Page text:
As the weather becomes “frightful” during winter months, workers who must brave the outdoor conditions face the occupational hazard of exposure to the cold. Prolonged exposure to freezing
temperatures can result in health problems as serious as trench foot, frostbite, and hypothermia. Workers need to be especially mindful of the weather, its effects on the body, proper prevention
techniques, and treatment of cold-related disorders.

Personal Protective Clothing
Perhaps the most important step in fighting the elements is providing adequate layers of insulation from them. Wear at least three layers of clothing:

  • An outer layer to break the wind and allow some ventilation (like Gore-Tex® or nylon);
  • A middle layer of wool or synthetic fabric to absorb sweat and retain insulation in a damp environment. Down is a useful lightweight insulator; however, it is ineffective once it becomes wet.
  • An inner layer of cotton or synthetic weave to allow ventilation.

Pay special attention to protecting feet, hands, face and head. Up to 40 percent of body heat can be lost when the head is exposed. Footgear should be insulated to protect against cold and dampness. Keep a change of clothing available in case work garments become wet.

Engineering Controls in the workplace through a variety of practices help reduce the risk of cold-related injuries.

  • Use an on-site source of heat, such as air jets, radiant heaters, or contact warm plates.
  • Shield work areas from drafty or windy conditions.
  • Provide a heated shelter for employees who experience prolonged exposure to equivalent wind-chill temperatures of 20°F (-6°C) or less.
  • Use thermal insulating material on equipment handles when temperatures drop below 30°F (-1°C).

Safe Work Practices, such as changes in work schedules and practices, are necessary to combat the effects of exceedingly cold weather.

  • Allow a period of adjustment to the cold before embarking on a full work schedule.
  • Always permit employees to set their own pace and take extra work breaks when needed.
  • Reduce, as much as possible, the number of activities performed outdoors. When employees must brave the cold, select the warmest hours of the day and minimize activities that reduce circulation.
  • Ensure that employees remain hydrated.
  • Establish a buddy system for working outdoors.
  • Educate employees to the symptoms of cold-related stresses — heavy shivering, uncomfortable coldness, severe fatigue, drowsiness, or euphoria.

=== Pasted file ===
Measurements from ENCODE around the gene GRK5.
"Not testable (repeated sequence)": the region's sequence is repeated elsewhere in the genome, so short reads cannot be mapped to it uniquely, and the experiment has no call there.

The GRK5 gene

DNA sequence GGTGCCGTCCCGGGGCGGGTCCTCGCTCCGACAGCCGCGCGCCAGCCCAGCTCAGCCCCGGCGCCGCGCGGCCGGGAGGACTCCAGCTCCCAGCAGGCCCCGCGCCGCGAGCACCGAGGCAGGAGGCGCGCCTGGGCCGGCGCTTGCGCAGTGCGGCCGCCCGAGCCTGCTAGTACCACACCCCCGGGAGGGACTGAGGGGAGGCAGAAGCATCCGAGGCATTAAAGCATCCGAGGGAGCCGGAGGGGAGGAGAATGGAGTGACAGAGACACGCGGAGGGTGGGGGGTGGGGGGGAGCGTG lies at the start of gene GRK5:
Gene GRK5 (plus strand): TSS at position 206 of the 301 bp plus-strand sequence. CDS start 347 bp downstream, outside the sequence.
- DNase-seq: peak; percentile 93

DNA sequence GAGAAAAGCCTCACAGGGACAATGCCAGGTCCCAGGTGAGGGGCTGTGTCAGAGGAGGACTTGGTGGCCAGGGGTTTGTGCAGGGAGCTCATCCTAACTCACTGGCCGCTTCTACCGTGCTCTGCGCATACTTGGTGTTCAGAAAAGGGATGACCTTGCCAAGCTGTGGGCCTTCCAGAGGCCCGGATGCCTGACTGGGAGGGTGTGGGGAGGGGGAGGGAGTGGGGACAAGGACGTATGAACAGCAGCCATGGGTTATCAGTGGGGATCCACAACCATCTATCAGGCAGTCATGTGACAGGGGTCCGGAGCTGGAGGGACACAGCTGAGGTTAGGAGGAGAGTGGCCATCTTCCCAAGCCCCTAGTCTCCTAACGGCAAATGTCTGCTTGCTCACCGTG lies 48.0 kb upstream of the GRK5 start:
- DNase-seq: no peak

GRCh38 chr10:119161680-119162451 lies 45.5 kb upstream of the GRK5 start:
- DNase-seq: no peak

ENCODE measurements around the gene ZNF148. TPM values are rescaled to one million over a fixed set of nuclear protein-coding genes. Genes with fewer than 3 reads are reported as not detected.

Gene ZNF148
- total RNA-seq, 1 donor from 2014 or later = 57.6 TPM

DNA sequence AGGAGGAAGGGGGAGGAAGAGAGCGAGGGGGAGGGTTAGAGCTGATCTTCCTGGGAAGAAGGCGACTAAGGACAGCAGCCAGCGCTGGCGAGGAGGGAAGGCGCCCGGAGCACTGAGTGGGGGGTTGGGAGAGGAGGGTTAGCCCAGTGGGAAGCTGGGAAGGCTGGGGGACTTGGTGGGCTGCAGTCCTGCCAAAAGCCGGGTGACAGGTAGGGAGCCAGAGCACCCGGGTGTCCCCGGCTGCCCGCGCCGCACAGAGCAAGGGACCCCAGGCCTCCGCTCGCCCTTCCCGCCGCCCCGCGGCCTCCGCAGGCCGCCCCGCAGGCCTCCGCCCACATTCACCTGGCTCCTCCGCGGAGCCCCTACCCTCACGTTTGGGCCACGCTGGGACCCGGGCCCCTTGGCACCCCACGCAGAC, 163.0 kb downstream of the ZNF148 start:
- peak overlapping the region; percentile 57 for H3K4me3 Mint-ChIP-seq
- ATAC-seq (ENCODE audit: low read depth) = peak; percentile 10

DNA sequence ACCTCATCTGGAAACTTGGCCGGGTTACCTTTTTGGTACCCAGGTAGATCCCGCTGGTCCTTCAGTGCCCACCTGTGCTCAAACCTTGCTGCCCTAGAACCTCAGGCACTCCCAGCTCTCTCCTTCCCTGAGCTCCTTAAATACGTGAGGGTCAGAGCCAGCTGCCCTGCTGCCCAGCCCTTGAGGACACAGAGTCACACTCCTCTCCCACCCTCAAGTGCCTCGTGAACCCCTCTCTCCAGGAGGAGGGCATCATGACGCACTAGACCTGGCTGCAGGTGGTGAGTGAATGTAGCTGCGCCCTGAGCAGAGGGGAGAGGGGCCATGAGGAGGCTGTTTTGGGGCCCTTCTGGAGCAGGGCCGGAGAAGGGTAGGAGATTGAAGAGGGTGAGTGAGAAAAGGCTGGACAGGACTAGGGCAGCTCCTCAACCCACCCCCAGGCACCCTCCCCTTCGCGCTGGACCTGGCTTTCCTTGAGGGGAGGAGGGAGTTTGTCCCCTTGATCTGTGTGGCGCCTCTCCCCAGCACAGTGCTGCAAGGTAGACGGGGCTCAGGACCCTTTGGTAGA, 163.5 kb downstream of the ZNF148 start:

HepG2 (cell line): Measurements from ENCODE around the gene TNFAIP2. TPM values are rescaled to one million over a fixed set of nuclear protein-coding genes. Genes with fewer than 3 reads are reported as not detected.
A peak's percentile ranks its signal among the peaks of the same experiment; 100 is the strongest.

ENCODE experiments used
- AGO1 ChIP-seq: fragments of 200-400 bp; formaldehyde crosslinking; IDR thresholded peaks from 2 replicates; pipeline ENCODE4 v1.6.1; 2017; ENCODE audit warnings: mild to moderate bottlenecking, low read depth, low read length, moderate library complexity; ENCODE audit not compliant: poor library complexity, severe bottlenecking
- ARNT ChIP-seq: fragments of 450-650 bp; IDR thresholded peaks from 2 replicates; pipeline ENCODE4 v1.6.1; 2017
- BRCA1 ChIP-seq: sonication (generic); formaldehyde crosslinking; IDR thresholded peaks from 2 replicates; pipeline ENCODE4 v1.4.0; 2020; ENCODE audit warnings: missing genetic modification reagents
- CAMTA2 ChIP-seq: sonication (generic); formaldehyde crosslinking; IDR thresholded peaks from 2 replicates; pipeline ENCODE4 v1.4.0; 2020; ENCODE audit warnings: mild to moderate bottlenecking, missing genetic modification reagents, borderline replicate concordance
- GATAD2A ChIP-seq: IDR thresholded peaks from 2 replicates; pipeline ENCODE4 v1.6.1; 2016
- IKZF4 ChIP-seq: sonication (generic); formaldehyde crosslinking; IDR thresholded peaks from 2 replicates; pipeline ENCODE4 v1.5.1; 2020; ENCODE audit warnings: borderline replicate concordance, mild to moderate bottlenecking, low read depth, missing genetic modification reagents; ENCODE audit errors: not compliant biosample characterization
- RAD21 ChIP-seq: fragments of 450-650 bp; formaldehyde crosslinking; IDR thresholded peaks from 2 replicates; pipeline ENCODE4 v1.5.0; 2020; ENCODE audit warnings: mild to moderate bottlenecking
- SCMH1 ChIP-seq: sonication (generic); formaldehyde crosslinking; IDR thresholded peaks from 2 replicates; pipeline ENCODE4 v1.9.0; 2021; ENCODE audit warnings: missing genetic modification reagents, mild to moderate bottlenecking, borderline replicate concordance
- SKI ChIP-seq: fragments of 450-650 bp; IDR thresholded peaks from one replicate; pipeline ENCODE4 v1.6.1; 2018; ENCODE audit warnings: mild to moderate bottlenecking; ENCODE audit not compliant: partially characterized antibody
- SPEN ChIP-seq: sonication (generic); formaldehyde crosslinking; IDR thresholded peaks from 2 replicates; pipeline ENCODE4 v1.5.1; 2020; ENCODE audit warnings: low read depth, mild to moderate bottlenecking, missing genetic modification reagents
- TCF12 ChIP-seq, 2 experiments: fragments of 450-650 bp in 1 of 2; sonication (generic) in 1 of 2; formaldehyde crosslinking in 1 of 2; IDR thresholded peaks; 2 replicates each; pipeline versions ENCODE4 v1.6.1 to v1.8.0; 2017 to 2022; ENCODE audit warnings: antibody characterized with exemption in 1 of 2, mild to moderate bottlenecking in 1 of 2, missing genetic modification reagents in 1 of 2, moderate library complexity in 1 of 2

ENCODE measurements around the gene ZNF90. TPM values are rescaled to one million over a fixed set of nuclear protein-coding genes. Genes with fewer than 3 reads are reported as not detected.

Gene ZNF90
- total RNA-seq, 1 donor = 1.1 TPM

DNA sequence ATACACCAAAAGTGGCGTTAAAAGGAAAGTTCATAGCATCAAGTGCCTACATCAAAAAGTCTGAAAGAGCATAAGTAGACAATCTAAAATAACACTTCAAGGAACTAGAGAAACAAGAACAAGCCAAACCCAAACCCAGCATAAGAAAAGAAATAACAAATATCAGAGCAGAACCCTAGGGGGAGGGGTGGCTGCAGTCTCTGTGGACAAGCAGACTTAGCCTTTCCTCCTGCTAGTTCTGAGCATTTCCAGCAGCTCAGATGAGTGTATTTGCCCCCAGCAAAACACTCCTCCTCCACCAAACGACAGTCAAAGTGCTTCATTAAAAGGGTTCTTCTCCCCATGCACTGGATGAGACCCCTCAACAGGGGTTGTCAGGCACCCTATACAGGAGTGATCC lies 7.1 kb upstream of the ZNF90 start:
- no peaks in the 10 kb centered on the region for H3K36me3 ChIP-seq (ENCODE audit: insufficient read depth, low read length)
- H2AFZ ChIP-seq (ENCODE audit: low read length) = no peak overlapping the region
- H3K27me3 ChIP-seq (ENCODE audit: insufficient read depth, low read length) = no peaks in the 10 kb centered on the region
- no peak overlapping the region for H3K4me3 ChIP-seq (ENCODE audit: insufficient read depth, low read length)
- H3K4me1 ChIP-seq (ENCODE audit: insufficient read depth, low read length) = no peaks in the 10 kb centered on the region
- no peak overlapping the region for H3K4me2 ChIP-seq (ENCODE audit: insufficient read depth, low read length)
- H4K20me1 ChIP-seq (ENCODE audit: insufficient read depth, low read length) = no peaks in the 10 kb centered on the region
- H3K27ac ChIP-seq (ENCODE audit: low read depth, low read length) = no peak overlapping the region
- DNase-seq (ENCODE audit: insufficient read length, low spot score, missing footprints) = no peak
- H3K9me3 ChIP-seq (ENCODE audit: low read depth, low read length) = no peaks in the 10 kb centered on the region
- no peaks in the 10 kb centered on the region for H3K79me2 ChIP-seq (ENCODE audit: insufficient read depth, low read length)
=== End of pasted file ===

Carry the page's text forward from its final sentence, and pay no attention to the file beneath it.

Safety Reminders Knowing the facts on cold exposure can help ensure that this season is a safe and healthy one.

Tool Box Talk – Christmas Safety

“Merry Christmas” everyone. Christmas is here in a few short days and there are lots of activities going on which can act as distractions to our work. “Did that present we order arrive on time?” “Did we forget to invite anyone to Christmas dinner?” “What was I supposed to bring to that Christmas party?”

It is a challenge to stay focused at work during this time of year. So, this is when it is especially important to take four seconds for safety. When you find yourself working away and your thoughts running wild with all the plans and activities of Christmas, STOP, take those four short seconds to look around and come back to the present moment. Look for a hazard in the middle of your activity. Are you standing on a ladder? Are you in an awkward position or about to trip on something lying on the floor? Hazards do not go away. Only our awareness of the hazards goes away. And when we ignore hazards, we tend to get injured.

Christmas injuries tend put extra stress on everyone. Imagine yourself sitting around the Christmas table in a leg cast because you fell off a ladder or tripped over something. Unfortunately, these stories are more common than all of us might admit. Injuries at Christmas seem to magnify how many people are affected by an injury to one person. How many people count on you each day to come home safely? If you add them all up you might be surprised.

Taking four seconds for safety may seem unimportant to you yet it is the one activity, the one action you might take during a busy and distracted day which will have the most benefit in keeping you safe. Think of it as your Christmas present to yourself. In fact, you can think of each of those people who would be affected by an injury to you every time you take four seconds to refocus.